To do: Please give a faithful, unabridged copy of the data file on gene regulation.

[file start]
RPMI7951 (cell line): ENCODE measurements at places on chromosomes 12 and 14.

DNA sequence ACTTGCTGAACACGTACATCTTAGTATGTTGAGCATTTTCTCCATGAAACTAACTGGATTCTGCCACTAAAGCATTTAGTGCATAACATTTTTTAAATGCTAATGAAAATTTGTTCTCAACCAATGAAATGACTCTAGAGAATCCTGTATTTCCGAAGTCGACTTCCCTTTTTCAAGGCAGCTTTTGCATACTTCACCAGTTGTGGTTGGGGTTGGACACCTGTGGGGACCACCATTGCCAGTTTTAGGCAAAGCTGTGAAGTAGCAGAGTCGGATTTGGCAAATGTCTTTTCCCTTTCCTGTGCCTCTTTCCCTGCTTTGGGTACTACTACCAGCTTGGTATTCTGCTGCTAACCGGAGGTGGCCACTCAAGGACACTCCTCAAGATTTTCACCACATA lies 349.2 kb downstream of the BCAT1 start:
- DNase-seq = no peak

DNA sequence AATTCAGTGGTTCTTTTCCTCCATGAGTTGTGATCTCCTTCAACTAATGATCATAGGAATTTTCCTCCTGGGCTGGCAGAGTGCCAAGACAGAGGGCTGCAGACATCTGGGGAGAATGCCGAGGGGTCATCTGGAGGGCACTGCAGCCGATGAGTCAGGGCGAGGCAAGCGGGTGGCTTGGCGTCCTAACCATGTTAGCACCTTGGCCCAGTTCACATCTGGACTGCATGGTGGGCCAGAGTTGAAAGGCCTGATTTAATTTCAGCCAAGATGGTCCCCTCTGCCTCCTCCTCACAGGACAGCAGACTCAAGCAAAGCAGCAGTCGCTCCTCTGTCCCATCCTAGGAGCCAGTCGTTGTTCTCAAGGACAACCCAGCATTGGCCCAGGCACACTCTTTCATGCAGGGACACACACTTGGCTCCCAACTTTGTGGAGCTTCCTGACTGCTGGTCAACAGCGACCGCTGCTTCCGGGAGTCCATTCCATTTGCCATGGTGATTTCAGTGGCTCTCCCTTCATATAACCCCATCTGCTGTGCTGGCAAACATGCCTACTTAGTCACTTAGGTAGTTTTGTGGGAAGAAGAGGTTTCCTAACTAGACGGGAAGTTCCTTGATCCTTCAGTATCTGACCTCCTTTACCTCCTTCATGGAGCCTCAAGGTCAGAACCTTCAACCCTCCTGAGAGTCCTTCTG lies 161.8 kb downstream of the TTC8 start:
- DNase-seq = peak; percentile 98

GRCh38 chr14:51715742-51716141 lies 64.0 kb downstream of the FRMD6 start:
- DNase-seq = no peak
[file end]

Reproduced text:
RPMI7951 (cell line): ENCODE measurements at places on chromosomes 12 and 14.

DNA sequence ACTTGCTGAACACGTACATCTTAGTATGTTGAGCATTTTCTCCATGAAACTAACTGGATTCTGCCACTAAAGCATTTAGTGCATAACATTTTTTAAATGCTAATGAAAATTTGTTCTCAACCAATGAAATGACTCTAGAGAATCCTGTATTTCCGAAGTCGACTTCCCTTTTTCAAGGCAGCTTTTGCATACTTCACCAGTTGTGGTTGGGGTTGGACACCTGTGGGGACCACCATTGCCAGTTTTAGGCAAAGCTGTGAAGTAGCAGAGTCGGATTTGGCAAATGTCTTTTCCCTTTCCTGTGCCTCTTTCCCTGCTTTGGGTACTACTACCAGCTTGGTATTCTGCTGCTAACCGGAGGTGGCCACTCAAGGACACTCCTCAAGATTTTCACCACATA lies 349.2 kb downstream of the BCAT1 start:
- DNase-seq = no peak

DNA sequence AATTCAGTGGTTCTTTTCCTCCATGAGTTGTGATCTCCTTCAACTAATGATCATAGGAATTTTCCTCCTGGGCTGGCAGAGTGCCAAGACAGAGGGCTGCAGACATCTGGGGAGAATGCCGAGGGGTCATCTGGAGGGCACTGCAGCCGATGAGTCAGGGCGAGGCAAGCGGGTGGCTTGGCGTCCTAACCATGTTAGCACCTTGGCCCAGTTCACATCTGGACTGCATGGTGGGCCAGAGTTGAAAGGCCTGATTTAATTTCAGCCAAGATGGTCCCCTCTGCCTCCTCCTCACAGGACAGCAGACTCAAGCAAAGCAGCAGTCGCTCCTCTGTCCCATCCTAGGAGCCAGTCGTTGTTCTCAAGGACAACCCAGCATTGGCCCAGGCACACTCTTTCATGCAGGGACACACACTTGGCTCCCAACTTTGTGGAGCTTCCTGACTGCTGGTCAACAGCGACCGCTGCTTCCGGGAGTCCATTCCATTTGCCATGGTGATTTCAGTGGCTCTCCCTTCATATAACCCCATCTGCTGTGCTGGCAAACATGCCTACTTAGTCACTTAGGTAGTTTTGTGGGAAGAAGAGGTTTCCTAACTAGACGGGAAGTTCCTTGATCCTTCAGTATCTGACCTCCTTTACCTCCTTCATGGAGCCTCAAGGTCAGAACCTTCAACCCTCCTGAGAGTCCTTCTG lies 161.8 kb downstream of the TTC8 start:
- DNase-seq = peak; percentile 98

GRCh38 chr14:51715742-51716141 lies 64.0 kb downstream of the FRMD6 start:
- DNase-seq = no peak